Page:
• Mom bloggers: The mom bloggers provide your client an opportunity to build a long-term relationship. They aren’t getting as many pitches as the A-listers, so they’re more likely to read your pitch and be open to a follow-up conversation. And they fit your client’s target audience better because of their niche audience.

True influence

In the end, the answer to the question above is clear and simple – the magic middle almost always wins. That doesn’t mean an A-lister placement doesn’t help your client. It absolutely will. But when it comes to true influence, A-list media and blogs are much more often a catalyst to short-term exposure that hopefully peaks customers’ interest enough for them to enter a more targeted, trusted conversation about the brand or with the brand.

Take Augie Ray’s recent post on social media influencers for example. Augie, who used to work at Forrester and is now executive director of community and collaboration at USAA, points out that “the influence of key influencers is overstated and the influence of the masses is too easily overlooked.” Another way to say that if you ask me is that people may hear about something from a familiar big brand name or publication, but they are more often influenced actually take action by those who they know and trust.

In the example we discussed above, a TechCrunch or Huffington Post article or tweet may serve as the point of exposure about a new technology or trend moms need to pay attention to. But that POV really sinks in when a mom feels her peers or friends – some of which may include those targeted, magic middle mom bloggers or their community members – join the conversation.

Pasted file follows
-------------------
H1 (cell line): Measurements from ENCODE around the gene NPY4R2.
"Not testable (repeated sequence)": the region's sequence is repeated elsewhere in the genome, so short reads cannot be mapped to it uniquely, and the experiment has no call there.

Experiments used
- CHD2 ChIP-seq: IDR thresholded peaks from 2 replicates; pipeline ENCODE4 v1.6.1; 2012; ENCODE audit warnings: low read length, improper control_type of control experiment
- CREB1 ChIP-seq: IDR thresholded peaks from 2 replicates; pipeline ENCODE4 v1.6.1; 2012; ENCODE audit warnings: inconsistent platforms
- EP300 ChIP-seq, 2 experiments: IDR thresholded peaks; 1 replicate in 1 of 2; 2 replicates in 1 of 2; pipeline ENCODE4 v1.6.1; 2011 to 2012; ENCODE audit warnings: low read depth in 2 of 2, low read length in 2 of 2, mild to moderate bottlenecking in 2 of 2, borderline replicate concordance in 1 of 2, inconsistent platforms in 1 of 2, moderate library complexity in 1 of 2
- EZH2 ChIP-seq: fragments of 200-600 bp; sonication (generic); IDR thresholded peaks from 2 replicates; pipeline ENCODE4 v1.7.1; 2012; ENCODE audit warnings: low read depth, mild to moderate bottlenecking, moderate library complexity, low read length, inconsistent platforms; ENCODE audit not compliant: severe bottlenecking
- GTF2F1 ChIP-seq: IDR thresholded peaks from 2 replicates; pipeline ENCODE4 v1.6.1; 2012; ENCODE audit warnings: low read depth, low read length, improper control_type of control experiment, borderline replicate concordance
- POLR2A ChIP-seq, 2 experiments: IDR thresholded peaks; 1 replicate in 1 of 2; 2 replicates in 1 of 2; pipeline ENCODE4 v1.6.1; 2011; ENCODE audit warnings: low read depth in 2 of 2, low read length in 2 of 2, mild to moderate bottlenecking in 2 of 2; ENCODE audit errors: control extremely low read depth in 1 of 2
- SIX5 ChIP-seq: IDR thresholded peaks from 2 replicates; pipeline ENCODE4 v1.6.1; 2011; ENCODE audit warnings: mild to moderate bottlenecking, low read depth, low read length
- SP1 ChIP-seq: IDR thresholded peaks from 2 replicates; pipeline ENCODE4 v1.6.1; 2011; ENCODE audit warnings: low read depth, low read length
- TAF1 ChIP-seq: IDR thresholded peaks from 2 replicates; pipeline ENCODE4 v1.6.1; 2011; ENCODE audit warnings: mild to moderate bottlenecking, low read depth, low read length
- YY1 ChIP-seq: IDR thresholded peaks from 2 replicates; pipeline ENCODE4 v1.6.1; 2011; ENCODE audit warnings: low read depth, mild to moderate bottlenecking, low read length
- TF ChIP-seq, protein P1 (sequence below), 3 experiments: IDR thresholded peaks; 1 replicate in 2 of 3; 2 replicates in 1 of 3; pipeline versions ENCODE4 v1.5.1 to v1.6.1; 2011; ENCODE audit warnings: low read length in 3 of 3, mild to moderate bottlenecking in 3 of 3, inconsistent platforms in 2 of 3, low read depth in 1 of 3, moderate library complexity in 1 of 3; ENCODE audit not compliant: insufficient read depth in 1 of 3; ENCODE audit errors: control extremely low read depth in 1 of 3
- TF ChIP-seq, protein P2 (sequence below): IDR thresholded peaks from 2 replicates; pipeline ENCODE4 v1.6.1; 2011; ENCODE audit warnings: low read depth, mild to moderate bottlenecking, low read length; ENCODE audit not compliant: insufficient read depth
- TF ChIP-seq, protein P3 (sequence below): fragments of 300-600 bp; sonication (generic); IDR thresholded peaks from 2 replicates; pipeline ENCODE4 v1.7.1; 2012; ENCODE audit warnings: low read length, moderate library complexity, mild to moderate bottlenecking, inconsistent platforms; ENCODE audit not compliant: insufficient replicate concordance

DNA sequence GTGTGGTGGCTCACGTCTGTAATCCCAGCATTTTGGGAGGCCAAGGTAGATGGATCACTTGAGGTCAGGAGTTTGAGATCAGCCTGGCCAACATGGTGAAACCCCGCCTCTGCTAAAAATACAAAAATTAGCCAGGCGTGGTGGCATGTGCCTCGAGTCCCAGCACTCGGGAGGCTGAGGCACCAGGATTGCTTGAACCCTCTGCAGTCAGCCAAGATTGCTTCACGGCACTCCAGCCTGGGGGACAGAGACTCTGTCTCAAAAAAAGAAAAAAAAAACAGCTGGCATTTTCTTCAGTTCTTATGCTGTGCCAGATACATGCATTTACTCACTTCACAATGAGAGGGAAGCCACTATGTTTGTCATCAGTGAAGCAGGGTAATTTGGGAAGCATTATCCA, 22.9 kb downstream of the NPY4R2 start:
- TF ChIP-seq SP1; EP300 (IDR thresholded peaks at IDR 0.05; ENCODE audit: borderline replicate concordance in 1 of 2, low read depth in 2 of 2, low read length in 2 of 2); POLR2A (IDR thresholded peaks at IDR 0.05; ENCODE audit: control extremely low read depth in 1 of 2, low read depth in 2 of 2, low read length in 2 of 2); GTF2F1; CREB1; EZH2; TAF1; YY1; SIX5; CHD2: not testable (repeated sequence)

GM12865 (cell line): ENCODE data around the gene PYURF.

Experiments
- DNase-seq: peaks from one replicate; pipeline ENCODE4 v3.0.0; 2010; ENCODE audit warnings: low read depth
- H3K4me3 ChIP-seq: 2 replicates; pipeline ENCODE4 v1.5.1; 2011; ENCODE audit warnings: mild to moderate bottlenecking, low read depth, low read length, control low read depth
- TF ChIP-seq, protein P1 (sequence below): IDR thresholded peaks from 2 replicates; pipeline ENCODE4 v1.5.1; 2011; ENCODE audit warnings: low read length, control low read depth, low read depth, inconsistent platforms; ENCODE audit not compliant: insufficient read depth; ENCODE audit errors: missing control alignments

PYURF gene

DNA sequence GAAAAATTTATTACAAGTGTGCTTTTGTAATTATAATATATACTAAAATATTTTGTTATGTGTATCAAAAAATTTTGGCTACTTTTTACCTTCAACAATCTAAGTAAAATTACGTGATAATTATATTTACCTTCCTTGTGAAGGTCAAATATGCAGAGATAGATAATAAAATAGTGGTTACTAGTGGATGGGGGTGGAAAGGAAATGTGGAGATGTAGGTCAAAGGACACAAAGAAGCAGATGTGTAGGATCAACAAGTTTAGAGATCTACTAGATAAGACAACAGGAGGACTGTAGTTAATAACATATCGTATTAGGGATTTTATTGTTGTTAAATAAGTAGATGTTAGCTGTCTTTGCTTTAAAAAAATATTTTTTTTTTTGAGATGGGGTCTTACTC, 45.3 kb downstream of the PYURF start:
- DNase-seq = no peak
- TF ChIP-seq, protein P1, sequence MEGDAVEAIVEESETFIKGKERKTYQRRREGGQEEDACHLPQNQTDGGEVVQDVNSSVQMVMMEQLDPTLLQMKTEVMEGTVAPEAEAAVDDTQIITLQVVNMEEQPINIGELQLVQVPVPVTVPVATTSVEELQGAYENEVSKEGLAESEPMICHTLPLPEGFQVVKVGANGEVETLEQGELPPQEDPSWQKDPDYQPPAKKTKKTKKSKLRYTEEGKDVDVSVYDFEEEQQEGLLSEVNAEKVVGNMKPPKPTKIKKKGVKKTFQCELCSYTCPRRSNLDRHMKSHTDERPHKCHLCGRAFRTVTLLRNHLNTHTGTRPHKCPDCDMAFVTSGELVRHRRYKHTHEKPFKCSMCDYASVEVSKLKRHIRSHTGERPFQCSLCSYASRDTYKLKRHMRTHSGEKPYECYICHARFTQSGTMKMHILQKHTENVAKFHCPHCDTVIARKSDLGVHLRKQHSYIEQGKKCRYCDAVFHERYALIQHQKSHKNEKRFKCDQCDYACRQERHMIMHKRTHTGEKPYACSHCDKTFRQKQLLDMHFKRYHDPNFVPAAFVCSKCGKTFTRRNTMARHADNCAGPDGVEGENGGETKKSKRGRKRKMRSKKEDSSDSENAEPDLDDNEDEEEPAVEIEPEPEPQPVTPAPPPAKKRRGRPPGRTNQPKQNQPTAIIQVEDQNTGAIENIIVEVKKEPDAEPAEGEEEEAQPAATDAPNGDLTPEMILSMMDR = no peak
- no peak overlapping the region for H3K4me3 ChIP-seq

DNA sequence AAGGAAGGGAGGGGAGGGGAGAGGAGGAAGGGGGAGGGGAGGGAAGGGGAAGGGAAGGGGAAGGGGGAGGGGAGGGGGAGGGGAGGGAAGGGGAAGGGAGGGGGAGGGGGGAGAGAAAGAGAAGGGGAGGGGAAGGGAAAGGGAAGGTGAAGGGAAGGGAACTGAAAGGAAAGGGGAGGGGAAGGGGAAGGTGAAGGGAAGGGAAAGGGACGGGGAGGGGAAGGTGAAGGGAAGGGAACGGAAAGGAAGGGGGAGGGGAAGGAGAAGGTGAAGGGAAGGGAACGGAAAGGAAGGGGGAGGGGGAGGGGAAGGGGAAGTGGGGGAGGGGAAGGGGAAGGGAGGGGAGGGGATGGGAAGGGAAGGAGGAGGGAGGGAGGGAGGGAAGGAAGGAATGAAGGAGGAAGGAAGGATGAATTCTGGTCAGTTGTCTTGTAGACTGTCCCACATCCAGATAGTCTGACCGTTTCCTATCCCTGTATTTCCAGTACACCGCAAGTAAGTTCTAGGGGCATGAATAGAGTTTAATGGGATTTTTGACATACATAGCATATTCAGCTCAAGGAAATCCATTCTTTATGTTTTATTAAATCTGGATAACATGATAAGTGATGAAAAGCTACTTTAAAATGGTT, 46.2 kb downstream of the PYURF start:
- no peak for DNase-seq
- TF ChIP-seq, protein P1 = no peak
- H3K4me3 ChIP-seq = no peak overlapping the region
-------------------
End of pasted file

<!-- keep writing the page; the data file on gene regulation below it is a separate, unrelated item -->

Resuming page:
And don’t forget that a pitch to TechCrunch or Huffington Post on some of these niche topics may be seen as irrelevant or worse, may never be seen by the person making the decision on what stories to tell. On the other hand, a brand may build up such a positive relationship with a niche blogger that you can just pick up the phone and give them a call. Plus it’s becoming more common for companies to enter strategic paid partnerships with niche bloggers to serve as their brand ambassadors. Assuming full disclosure of course.

The bottom line

The bottom line is this – the way people consume news has changed and continues to evolve. As the number of available “news outlets” increases, we continue looking for the communities that most align with our passions and beliefs. That’s where we as communicators should be advising our clients to be…where a smaller, targeted audience is focused on the message they are bringing to the table.

That’s where the true magic happens. A-lister placements can and do provide an awesome awareness of the story a brand is trying to tell. But for the most part, trust and affinity are formed at the niche level. And that’s advice we should be sharing with our clients.

  • Do your clients ask for A-list publicity often?
  • How do you balance A-lister and targeted outreach for clients?
  • How do you go about researching magic middle niche bloggers?

Image from MaccabeeGroup.com.